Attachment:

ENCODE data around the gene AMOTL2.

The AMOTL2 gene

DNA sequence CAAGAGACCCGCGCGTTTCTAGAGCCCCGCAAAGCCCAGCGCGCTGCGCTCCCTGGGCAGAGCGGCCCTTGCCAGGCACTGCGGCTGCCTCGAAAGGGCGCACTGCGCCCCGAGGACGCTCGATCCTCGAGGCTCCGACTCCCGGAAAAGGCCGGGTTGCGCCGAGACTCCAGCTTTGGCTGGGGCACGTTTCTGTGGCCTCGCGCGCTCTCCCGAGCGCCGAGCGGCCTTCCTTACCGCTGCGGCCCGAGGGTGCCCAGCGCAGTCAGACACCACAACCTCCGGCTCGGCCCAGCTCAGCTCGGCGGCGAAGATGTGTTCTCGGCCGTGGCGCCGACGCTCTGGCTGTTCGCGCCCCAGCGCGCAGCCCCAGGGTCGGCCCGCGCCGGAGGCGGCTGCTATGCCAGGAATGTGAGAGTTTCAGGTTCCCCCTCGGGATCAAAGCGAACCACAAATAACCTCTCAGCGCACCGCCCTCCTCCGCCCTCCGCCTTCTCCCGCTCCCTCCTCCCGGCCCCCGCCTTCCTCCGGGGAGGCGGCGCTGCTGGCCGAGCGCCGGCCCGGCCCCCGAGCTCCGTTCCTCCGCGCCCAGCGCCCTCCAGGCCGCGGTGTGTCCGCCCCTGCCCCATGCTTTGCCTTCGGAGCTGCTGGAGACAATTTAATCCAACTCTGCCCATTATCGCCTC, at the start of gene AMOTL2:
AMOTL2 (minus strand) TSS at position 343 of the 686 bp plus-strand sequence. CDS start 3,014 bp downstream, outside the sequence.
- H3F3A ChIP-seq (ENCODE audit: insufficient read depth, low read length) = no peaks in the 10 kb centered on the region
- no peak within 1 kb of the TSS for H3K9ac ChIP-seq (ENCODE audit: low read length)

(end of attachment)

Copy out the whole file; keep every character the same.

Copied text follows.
ENCODE data around the gene AMOTL2.

The AMOTL2 gene

DNA sequence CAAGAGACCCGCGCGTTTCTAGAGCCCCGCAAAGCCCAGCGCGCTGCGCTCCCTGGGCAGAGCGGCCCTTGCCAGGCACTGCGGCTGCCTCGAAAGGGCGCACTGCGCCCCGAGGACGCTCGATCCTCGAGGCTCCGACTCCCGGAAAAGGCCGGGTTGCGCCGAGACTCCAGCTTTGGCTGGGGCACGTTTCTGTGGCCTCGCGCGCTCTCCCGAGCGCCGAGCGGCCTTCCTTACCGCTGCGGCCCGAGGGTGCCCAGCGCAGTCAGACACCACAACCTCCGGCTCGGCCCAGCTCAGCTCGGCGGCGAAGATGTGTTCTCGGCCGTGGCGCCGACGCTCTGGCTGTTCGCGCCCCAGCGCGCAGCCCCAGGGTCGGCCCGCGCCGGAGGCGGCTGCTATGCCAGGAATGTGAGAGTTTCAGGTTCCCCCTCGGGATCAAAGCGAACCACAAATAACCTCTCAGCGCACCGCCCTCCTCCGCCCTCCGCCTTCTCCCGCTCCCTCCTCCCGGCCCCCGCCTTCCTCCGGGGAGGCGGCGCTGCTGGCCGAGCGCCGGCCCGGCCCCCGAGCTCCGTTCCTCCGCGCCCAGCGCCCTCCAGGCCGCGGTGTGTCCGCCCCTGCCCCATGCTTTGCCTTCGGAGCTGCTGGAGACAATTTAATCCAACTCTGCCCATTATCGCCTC, at the start of gene AMOTL2:
AMOTL2 (minus strand) TSS at position 343 of the 686 bp plus-strand sequence. CDS start 3,014 bp downstream, outside the sequence.
- H3F3A ChIP-seq (ENCODE audit: insufficient read depth, low read length) = no peaks in the 10 kb centered on the region
- no peak within 1 kb of the TSS for H3K9ac ChIP-seq (ENCODE audit: low read length)